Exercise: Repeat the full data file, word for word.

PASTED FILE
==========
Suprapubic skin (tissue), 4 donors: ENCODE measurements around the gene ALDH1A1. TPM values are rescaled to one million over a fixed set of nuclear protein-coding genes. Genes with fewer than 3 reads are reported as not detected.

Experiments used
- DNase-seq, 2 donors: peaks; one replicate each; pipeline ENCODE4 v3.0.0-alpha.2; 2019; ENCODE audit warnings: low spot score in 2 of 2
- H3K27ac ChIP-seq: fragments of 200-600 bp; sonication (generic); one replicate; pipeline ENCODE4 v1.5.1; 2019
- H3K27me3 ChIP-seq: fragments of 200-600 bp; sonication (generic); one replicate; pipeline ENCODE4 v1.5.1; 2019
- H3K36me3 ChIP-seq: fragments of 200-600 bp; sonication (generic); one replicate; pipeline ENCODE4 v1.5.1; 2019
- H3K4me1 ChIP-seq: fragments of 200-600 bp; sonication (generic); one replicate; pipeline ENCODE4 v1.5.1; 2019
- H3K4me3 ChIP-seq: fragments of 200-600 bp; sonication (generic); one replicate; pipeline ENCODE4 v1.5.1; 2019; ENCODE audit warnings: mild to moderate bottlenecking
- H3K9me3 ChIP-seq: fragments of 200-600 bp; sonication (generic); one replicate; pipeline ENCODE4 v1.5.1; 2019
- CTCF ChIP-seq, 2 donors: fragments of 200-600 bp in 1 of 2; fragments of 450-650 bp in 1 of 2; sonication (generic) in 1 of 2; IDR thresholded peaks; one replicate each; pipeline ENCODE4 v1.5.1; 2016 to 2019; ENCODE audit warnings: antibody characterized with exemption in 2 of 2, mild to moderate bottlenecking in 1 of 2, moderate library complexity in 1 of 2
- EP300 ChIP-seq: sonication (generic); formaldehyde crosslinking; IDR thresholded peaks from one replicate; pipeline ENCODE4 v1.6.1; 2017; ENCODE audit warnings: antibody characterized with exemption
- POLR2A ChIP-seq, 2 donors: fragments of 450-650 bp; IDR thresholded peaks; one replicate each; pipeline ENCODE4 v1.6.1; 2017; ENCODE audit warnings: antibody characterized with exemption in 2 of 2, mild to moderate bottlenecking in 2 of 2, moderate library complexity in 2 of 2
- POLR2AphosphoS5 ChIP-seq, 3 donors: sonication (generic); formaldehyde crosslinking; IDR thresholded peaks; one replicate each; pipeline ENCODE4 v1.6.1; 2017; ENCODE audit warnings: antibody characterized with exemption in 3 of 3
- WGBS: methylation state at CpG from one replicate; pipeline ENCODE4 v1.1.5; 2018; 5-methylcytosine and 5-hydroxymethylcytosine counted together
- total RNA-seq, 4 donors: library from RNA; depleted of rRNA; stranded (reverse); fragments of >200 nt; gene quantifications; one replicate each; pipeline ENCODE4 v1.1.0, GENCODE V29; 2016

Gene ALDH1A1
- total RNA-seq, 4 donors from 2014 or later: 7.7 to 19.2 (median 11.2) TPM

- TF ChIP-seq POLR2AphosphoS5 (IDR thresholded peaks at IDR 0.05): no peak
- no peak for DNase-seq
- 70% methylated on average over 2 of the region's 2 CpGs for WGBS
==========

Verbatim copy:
Suprapubic skin (tissue), 4 donors: ENCODE measurements around the gene ALDH1A1. TPM values are rescaled to one million over a fixed set of nuclear protein-coding genes. Genes with fewer than 3 reads are reported as not detected.

Experiments used
- DNase-seq, 2 donors: peaks; one replicate each; pipeline ENCODE4 v3.0.0-alpha.2; 2019; ENCODE audit warnings: low spot score in 2 of 2
- H3K27ac ChIP-seq: fragments of 200-600 bp; sonication (generic); one replicate; pipeline ENCODE4 v1.5.1; 2019
- H3K27me3 ChIP-seq: fragments of 200-600 bp; sonication (generic); one replicate; pipeline ENCODE4 v1.5.1; 2019
- H3K36me3 ChIP-seq: fragments of 200-600 bp; sonication (generic); one replicate; pipeline ENCODE4 v1.5.1; 2019
- H3K4me1 ChIP-seq: fragments of 200-600 bp; sonication (generic); one replicate; pipeline ENCODE4 v1.5.1; 2019
- H3K4me3 ChIP-seq: fragments of 200-600 bp; sonication (generic); one replicate; pipeline ENCODE4 v1.5.1; 2019; ENCODE audit warnings: mild to moderate bottlenecking
- H3K9me3 ChIP-seq: fragments of 200-600 bp; sonication (generic); one replicate; pipeline ENCODE4 v1.5.1; 2019
- CTCF ChIP-seq, 2 donors: fragments of 200-600 bp in 1 of 2; fragments of 450-650 bp in 1 of 2; sonication (generic) in 1 of 2; IDR thresholded peaks; one replicate each; pipeline ENCODE4 v1.5.1; 2016 to 2019; ENCODE audit warnings: antibody characterized with exemption in 2 of 2, mild to moderate bottlenecking in 1 of 2, moderate library complexity in 1 of 2
- EP300 ChIP-seq: sonication (generic); formaldehyde crosslinking; IDR thresholded peaks from one replicate; pipeline ENCODE4 v1.6.1; 2017; ENCODE audit warnings: antibody characterized with exemption
- POLR2A ChIP-seq, 2 donors: fragments of 450-650 bp; IDR thresholded peaks; one replicate each; pipeline ENCODE4 v1.6.1; 2017; ENCODE audit warnings: antibody characterized with exemption in 2 of 2, mild to moderate bottlenecking in 2 of 2, moderate library complexity in 2 of 2
- POLR2AphosphoS5 ChIP-seq, 3 donors: sonication (generic); formaldehyde crosslinking; IDR thresholded peaks; one replicate each; pipeline ENCODE4 v1.6.1; 2017; ENCODE audit warnings: antibody characterized with exemption in 3 of 3
- WGBS: methylation state at CpG from one replicate; pipeline ENCODE4 v1.1.5; 2018; 5-methylcytosine and 5-hydroxymethylcytosine counted together
- total RNA-seq, 4 donors: library from RNA; depleted of rRNA; stranded (reverse); fragments of >200 nt; gene quantifications; one replicate each; pipeline ENCODE4 v1.1.0, GENCODE V29; 2016

Gene ALDH1A1
- total RNA-seq, 4 donors from 2014 or later: 7.7 to 19.2 (median 11.2) TPM

- TF ChIP-seq POLR2AphosphoS5 (IDR thresholded peaks at IDR 0.05): no peak
- no peak for DNase-seq
- 70% methylated on average over 2 of the region's 2 CpGs for WGBS